Lately, several teachers have asked for ideas for different ways to use task cards. I am working on a project to address that question more fully, but in the meantime I created these three game boards that you can use for reinforcing skills in almost any subject. Each game includes student instructions, along with the game board. Just glue them into file folders, add task
I started off making a set of free task cards for upper elementary, but then I decided that the younger set should have some, too, so now there is something for almost everyone! Not only that, but both of these sets are also correlated with Common Core Standards. Measurement Task Cards for Grades 2-3 To complete these cards, your students will be measuring things around
There are so many ways to use task cards: I have heard from teachers who use them in partners, with the whole class, and, of course, at centers. Here are pictures from two teachers who have graciously shared how they use task cards with their students. Randy Seldomridge teaches in Granite Falls, NC. Here is what Randy says about the way he uses
This set of Presidents’ Day task cards is a great way for your students to learn some fun facts about the presidents while practicing their higher-level thinking skills. Each of the 20 cards includes a piece of presidential trivia, along with a creative or critical thinking challenge. These would work well at a center. Another idea is to choose one each day for your students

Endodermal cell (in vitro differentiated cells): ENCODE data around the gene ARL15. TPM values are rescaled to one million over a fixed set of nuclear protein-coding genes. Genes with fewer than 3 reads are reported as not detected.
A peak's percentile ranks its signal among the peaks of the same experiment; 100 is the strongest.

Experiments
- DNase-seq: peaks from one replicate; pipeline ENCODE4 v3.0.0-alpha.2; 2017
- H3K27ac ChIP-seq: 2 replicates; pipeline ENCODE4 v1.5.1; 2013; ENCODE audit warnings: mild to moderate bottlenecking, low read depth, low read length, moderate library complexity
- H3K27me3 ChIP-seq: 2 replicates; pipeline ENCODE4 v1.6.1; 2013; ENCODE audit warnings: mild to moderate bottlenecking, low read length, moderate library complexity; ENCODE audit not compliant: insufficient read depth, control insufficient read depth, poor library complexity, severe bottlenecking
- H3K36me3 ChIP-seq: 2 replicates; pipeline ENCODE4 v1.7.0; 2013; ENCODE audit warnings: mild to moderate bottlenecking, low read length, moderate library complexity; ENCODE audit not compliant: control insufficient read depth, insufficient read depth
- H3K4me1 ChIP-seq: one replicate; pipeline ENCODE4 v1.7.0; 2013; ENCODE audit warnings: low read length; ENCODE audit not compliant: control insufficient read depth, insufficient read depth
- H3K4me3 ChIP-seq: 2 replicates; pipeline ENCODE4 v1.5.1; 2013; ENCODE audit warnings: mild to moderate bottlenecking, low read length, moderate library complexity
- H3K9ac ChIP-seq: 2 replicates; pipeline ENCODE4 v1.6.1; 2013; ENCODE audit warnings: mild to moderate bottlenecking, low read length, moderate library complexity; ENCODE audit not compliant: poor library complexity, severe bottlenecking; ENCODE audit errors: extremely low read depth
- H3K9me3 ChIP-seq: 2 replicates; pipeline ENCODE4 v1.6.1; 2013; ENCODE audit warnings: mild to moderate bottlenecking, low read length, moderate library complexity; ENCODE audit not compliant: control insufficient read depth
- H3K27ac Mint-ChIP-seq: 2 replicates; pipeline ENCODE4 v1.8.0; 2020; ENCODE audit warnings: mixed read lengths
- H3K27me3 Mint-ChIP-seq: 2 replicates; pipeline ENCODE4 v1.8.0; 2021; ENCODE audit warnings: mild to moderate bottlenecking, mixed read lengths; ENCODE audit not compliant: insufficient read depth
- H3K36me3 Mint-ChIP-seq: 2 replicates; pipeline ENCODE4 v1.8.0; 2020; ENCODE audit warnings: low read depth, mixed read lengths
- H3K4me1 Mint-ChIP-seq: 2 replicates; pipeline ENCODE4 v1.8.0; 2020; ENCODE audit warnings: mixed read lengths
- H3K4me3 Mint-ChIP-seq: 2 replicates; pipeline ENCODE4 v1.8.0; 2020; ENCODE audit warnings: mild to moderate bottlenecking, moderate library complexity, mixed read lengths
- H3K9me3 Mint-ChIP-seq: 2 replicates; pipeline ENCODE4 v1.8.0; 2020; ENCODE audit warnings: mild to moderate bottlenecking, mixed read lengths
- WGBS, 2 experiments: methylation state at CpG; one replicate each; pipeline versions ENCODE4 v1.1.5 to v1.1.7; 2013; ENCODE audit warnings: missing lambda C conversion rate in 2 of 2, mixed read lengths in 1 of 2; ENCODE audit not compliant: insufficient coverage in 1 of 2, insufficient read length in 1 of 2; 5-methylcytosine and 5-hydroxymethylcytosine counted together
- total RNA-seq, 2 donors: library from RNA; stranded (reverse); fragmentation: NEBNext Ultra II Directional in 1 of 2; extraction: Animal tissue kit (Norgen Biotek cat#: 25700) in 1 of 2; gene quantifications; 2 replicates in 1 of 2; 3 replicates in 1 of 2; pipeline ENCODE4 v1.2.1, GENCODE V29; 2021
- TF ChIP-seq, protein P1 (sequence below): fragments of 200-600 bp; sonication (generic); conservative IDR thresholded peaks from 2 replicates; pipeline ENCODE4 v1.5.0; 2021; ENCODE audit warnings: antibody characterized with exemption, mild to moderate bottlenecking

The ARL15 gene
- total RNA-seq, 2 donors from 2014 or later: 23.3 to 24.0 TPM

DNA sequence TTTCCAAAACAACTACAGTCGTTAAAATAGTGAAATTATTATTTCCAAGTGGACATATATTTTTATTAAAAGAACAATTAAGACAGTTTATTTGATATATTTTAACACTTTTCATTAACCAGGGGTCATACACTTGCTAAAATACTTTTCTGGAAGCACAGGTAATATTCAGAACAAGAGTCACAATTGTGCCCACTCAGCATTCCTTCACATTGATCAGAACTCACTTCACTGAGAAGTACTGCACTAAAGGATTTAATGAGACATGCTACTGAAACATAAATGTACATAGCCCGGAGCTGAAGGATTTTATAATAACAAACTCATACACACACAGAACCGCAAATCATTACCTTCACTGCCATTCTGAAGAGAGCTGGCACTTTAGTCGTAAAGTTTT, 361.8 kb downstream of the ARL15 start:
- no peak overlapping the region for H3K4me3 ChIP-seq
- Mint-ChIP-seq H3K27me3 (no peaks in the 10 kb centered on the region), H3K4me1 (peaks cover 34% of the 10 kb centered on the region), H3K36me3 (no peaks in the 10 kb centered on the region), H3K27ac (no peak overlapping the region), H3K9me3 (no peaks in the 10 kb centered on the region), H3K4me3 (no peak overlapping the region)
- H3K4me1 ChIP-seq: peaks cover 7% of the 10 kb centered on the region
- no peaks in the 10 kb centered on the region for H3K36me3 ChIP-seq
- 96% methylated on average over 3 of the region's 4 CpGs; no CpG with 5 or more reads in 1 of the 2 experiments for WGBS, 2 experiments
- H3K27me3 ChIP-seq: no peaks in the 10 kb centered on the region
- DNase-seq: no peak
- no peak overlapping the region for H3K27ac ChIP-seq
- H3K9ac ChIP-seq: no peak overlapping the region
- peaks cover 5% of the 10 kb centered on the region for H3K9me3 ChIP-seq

If you use task cards to play the game SCOOT with your class, one problem you might have is having more students than cards. Here are some easy ways to solve this problem while also giving your students’ brains a little break. If you don’t know how to play SCOOT, it is a game that both teachers and students love. Scroll down for instructions. Add
Want to go beyond the classic “What I Did Over Summer Vacation” essay? Try some of these writing prompts. Who is someone you spent a lot of time with this summer? Describe this person. Where did you go this summer that you have never been before? How did you spend Independence Day? Where did you spend most of your time this summer? Describe this place.
Whether they are about a specific area of study or just for fun, questions are a terrific way to get kids thinking critically and creatively. You probably already use questioning as part of your teaching – the Socratic Method. You probably also use them to generate discussions and as journal prompts. Here are a few other creative ways to use questions. At the Start of
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